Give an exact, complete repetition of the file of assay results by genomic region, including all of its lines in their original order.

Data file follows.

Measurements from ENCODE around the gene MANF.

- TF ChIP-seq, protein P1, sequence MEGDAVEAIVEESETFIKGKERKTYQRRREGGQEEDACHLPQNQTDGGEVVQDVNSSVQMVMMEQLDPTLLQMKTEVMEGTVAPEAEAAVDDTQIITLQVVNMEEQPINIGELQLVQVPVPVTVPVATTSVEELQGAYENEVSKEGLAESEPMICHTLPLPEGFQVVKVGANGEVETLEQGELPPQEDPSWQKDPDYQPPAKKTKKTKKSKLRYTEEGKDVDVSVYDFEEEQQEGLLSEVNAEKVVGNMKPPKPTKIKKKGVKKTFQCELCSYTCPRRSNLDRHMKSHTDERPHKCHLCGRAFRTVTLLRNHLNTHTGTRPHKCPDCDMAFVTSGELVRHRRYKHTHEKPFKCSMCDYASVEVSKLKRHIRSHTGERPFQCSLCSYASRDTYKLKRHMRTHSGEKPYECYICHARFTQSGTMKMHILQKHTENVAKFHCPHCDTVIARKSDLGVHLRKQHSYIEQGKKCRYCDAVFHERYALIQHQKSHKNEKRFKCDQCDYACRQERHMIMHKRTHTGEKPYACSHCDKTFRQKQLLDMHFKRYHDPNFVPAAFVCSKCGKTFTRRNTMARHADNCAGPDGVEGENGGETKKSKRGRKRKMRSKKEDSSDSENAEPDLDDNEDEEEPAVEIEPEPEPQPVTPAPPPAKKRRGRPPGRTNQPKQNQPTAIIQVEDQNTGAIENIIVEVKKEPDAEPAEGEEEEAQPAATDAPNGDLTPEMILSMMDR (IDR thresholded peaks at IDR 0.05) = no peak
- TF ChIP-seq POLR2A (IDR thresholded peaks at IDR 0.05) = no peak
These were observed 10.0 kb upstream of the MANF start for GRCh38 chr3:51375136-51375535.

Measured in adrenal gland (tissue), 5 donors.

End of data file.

Measurements from ENCODE around the gene MANF.

- TF ChIP-seq, protein P1, sequence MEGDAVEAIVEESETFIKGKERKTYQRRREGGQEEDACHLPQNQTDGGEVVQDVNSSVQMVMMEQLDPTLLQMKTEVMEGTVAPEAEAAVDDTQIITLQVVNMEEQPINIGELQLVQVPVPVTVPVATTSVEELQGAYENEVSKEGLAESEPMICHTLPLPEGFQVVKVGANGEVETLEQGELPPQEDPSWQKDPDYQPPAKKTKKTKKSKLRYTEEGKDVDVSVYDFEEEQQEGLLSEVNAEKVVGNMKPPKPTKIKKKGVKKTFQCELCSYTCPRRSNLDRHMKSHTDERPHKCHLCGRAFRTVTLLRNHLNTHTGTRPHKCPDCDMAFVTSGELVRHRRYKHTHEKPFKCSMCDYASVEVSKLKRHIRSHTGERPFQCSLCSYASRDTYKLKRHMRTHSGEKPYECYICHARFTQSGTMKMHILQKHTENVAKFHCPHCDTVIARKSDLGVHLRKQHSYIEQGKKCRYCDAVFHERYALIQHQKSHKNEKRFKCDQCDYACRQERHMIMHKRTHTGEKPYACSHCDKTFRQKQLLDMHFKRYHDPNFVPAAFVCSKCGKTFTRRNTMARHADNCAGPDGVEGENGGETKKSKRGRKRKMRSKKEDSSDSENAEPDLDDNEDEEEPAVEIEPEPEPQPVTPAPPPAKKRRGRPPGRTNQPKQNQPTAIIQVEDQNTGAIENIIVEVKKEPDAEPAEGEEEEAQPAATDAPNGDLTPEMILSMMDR (IDR thresholded peaks at IDR 0.05) = no peak
- TF ChIP-seq POLR2A (IDR thresholded peaks at IDR 0.05) = no peak
These were observed 10.0 kb upstream of the MANF start for GRCh38 chr3:51375136-51375535.

Measured in adrenal gland (tissue), 5 donors.